Despite being the second most important issue on the minds of Canadians after the economy in this federal election campaign according to pollsters, the environment appears to be getting little attention on the campaign trail.
And that has many people concerned, especially because of accusations the former Conservative government has weakened Canada’s environmental protections with legislation that many environmentalists feel favour money over the health of our part of the planet.
But not so says Central Okanagan-Similkameen-Nicola Conservative candidate Dan Albas.
The Tory incumbent defends the government’s action on environmental protection, saying the process for environmental projects has been streamlined, reducing duplication with provincial requirements.
And he said the Conservatives reduced the number of federal agencies that have to approve projects having environment impacts to three from 41.
“Proponents can now have a decision in two years for major project,” said Albas, a move that he claims will include both the required public process and scientific assessment.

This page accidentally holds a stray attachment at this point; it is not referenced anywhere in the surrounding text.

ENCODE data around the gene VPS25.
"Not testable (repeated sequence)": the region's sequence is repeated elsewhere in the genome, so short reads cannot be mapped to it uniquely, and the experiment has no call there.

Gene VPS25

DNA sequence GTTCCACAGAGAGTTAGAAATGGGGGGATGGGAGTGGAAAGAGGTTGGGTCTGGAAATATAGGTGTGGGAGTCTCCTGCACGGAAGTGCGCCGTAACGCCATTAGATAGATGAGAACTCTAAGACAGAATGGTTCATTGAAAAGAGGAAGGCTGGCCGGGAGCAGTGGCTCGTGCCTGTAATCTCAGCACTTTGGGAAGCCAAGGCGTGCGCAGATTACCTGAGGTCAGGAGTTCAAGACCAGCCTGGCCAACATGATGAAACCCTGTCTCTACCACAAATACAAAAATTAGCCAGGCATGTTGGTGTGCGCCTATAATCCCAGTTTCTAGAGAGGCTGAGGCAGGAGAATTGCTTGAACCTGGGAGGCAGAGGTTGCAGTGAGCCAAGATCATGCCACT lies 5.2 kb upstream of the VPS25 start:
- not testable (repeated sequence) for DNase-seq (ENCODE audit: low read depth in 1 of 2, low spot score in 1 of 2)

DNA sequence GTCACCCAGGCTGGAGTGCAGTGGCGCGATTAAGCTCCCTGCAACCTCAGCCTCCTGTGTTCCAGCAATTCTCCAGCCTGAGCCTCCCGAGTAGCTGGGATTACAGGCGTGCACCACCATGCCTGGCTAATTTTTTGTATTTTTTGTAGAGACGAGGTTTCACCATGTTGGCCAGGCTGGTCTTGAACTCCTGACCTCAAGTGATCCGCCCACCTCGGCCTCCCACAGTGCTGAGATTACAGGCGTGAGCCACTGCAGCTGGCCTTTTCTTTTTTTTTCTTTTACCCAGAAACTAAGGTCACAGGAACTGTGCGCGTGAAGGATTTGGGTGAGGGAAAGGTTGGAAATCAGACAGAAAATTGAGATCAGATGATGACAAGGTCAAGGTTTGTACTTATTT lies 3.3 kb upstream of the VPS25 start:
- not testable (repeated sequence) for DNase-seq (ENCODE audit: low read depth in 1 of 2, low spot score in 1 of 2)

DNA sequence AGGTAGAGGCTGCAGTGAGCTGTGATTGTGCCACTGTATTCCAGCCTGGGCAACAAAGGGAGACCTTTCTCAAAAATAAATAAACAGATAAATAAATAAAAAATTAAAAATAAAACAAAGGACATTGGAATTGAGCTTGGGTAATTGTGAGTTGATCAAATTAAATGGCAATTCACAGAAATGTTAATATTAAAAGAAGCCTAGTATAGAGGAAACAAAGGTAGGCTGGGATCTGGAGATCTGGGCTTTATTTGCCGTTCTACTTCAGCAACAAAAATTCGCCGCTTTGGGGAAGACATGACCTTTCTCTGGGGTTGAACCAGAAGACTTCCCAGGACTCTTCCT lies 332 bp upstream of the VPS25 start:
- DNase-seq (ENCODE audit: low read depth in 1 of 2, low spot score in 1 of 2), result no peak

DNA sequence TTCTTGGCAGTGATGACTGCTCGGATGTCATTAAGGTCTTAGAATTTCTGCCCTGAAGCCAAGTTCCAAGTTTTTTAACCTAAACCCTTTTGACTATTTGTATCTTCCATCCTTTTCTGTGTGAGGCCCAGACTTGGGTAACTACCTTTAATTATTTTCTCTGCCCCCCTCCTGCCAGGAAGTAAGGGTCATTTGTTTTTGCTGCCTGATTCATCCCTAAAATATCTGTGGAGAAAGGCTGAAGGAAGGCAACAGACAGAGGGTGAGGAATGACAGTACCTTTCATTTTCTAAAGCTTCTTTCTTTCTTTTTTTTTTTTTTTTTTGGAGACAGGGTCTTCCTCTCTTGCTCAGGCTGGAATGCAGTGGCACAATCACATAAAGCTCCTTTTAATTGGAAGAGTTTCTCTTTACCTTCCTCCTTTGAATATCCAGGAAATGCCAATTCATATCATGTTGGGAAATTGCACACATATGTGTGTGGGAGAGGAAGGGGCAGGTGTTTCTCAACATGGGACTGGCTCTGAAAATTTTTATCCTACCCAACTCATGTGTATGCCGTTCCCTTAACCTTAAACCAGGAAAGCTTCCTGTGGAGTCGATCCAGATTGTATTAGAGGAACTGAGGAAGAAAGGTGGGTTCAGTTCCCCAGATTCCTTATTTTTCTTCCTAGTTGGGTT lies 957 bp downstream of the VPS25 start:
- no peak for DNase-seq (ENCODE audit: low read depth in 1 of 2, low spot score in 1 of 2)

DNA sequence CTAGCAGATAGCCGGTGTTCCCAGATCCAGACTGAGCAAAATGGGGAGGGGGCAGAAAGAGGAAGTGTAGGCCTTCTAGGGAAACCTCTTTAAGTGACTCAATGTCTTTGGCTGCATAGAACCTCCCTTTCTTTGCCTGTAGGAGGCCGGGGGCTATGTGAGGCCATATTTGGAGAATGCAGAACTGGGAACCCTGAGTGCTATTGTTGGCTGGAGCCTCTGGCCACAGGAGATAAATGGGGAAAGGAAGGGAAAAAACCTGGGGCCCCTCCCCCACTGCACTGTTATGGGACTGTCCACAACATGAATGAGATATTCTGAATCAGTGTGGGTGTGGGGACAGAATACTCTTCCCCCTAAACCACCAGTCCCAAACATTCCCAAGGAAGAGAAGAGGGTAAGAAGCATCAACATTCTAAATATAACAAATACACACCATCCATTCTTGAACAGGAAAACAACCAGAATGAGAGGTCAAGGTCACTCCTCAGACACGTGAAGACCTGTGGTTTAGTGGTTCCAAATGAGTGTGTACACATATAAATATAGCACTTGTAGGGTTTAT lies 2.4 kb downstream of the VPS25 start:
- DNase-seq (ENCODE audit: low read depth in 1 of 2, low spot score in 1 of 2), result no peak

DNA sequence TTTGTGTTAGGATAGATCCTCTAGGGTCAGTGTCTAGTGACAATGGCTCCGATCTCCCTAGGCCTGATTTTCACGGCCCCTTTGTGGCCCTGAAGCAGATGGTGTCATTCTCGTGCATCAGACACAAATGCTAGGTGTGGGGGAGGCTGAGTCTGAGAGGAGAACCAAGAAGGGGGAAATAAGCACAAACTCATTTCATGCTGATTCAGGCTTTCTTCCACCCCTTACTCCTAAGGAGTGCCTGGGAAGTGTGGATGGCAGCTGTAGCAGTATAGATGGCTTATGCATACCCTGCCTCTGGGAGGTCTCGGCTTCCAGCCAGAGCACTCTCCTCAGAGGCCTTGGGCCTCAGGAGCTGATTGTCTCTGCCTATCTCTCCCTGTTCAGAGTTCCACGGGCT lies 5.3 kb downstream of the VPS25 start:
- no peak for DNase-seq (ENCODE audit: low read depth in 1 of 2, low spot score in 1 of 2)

He said Canada has worked with the U.S. on reducing greenhouse gas emissions and is trying to address the issue of climate change in a “balanced” way that does not turn away billions of dollars worth of investment in this country in the coming years.
But critics have zeroed in on areas like environmental assessments, saying the federal government has become far more lax in maintaining regulations.
Kelowna-Lake Country NDP candidate Norah Bowman touts her work organizing a local response to the Tory omnibus bill that she described as including measures she said “gutted” federal protections for lakes and rivers. The NDP says it would overhaul Canada’s environmental assessment regime to ensure social and environmental sustainability helps projects succeed.
It is opposed to controversial pipeline projects like Northern Gateway and Keystone XL. It also says it would introduce a cap and trade mechanism for carbon emissions and eliminate subsidies for industries using fossil fuels while investing in clean energy.
The Liberals, on the other hand, support Keystone XL, which would take oil from Alberta to the U.S. Gulf of Mexico for refining, but oppose Northern Gateway, which would take oil from the Alberta oil sands to the northern B.C. coast across the northern part of this province.
The Liberals say they want a regulatory regime that protects economic growth and environmental protections and would invest $200 million annually to create sector-specific strategies to support clean technology in forestry, fisheries, mining, energy and agriculture.